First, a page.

A Closer Look At Fixation For Fifth Metatarsal Fractures
- Volume 25 - Issue 9 - September 2012
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Fifth metatarsal fractures are the most common of all metatarsal fractures.1 Avulsion fractures, Jones fractures and proximal diaphyseal fractures occur most frequently, but diaphyseal, neck and head fractures also occur.2 Clinicians can treat most of these fractures conservatively if the fractures are not significantly displaced.
The Jones fracture is well known for poor healing with immobilization, even if there is no displacement, making surgery an appropriate initial option. Diaphyseal fractures are almost always displaced, necessitating open reduction with internal fixation (ORIF). Avulsion fractures are the most common of all fifth metatarsal fractures. Authors have suggested that the mechanism of injury is the pull of the lateral band of the plantar aponeurosis in the supinated (inverted) foot. The peroneus brevis tendon has a broad lateral attachment at the base of the fifth metatarsal that may further contribute to displacement.3,4
The literature is filled with various types of fixation implants and techniques that advocate superior strength against axial load, pull out strength, bending and torque. Given the variety of fixation options, how does the surgeon select appropriate fixation? What is effective when you need to have a stable construct to prevent postoperative displacement, achieve optimal healing and resist the weightbearing forces of a non-adherent patient? What kind of fixation is best in patients with soft bone, those who smoke or for addressing other risk factors that surgeons typically encounter?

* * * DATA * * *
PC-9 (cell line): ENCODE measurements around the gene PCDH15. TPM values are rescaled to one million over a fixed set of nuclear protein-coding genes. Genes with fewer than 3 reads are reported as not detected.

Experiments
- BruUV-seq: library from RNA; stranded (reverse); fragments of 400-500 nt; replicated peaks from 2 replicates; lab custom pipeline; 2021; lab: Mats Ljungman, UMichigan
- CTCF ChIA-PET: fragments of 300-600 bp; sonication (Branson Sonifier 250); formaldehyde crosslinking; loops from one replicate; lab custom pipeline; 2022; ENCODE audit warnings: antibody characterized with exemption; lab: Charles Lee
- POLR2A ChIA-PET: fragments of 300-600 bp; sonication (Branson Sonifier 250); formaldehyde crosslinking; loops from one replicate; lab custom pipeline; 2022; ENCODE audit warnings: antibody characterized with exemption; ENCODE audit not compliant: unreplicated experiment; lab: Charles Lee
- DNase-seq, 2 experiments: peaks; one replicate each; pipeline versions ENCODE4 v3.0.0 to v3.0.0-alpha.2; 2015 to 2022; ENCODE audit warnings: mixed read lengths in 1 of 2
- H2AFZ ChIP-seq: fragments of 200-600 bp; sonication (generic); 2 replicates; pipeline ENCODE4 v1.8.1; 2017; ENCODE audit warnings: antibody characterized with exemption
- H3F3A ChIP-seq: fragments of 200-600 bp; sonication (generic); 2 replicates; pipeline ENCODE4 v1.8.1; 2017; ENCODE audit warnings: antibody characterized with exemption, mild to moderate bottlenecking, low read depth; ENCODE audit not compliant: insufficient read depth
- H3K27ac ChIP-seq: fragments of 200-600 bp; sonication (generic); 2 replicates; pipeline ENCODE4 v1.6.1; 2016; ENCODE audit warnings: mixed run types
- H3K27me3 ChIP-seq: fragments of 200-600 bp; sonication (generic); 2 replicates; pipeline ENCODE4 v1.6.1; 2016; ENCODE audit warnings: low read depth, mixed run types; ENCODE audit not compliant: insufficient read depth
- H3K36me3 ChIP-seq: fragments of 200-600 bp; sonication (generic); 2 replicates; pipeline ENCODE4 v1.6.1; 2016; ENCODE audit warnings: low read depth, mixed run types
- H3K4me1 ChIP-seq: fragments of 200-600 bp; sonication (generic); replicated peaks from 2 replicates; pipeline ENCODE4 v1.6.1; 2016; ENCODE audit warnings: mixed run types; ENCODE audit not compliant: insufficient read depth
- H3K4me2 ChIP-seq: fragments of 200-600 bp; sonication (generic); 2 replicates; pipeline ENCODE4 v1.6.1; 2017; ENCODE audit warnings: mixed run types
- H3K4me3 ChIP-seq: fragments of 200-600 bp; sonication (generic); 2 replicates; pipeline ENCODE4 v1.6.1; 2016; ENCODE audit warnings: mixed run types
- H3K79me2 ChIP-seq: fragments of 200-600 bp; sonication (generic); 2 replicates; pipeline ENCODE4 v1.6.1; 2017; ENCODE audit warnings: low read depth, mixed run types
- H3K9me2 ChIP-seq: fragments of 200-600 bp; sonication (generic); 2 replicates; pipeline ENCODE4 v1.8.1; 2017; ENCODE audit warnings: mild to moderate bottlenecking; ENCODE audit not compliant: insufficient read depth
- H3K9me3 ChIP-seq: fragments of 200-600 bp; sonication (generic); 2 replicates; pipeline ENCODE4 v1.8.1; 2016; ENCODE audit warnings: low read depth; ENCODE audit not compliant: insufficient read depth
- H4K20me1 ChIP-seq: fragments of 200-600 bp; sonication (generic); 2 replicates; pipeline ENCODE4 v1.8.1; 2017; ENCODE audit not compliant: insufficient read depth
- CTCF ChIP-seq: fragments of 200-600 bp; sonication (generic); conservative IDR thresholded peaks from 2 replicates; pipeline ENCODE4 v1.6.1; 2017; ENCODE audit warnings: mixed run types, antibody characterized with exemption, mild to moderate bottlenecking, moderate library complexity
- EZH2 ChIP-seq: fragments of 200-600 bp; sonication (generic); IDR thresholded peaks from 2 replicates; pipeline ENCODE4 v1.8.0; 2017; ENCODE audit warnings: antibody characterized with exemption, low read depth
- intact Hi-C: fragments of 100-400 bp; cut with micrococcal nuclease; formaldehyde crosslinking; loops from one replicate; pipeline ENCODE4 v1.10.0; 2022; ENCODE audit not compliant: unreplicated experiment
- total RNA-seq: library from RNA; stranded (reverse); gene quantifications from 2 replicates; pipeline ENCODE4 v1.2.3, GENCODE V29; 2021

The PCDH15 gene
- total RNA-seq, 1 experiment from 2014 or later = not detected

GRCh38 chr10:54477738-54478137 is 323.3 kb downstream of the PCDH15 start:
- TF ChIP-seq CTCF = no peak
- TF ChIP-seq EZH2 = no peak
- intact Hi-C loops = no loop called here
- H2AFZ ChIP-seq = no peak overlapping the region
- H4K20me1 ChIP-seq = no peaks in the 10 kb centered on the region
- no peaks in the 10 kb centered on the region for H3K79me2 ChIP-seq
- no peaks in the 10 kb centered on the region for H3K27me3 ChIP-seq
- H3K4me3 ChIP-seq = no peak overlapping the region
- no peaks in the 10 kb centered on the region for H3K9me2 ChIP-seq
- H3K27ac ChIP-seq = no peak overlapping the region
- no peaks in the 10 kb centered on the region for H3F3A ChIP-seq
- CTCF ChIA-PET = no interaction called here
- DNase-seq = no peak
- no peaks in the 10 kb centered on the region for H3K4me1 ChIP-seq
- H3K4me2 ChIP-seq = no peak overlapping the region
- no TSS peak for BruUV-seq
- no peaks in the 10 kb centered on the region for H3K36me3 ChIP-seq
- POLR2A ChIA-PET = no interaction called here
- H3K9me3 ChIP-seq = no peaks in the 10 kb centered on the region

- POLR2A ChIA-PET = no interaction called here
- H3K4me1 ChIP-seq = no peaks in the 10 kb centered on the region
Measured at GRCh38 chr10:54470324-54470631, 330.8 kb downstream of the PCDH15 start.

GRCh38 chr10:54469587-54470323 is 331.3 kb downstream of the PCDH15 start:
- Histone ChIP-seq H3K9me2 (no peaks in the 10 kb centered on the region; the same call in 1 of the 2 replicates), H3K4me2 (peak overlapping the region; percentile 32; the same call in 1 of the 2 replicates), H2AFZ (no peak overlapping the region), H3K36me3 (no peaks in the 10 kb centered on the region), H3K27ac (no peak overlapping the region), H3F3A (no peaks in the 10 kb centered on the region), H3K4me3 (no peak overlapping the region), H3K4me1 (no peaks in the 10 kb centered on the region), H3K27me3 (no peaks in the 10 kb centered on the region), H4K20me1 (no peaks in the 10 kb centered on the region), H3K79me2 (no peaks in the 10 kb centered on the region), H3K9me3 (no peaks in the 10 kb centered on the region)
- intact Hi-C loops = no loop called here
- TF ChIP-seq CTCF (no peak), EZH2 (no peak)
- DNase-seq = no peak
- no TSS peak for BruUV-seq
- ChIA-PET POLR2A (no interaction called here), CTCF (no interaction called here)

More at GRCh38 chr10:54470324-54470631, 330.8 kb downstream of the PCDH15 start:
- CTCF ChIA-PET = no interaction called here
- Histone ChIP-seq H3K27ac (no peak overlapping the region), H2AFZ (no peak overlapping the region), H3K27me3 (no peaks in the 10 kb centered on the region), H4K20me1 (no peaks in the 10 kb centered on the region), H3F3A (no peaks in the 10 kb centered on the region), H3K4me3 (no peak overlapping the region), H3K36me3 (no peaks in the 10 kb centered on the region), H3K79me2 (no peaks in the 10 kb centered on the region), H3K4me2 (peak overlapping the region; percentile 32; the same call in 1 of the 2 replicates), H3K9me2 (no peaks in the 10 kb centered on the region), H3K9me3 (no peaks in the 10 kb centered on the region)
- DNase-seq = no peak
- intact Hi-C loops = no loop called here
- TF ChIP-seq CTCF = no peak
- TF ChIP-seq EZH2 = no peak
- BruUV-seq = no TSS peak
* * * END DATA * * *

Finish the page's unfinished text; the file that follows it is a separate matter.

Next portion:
Salient Tips On Fifth Metatarsal Neck Fractures
Fifth metatarsal neck fractures are usually characterized by a transverse fracture resulting in lateral displacement of the head. The head may be displaced dorsally or plantarly, depending on the mechanism of injury. Although one could use a bone plate, the simple Kirschner wire (K-wire) is the fixation modality of choice. This is a fairly easy fracture to reduce by distraction. The surgeon can insert an 0.062 K-wire plantarly under the fifth toe through the base of the proximal phalanx and the fifth metatarsal head into the diaphysis. I would recommend inserting the K-wire as far proximally as possible even into the base.
When it comes to osteoporotic bone, one may use an additional K-wire for further stability to prevent rotation and add more stability against axial load. If the head is impacted into the diaphysis and one cannot distract it with closed methods, the surgeon can open the fracture site and use an elevator to separate the fracture. In this case, you can tilt the head dorsally so you can drive the K-wire through the fracture site of the head and out distally through the plantar aspect of the foot. Surgeons can use the wire as a joystick to aid in reduction and subsequently drive it proximally into the diaphysis.
How To Address Diaphyseal Fractures
Little has been written about diaphyseal fractures. These fractures begin at the lateral side of the neck or distal aspect of the shaft, and extend medially and proximally through the diaphysis. The fracture can be short and oblique, or extend into the proximal diaphysis and have a long spiral orientation. This fracture may be comminuted at the metatarsal neck and at the spike. This fracture is usually shortened, displaced medially and elevated. Given the displacement and diaphyseal location of this injury, one should reduce and fixate the fracture.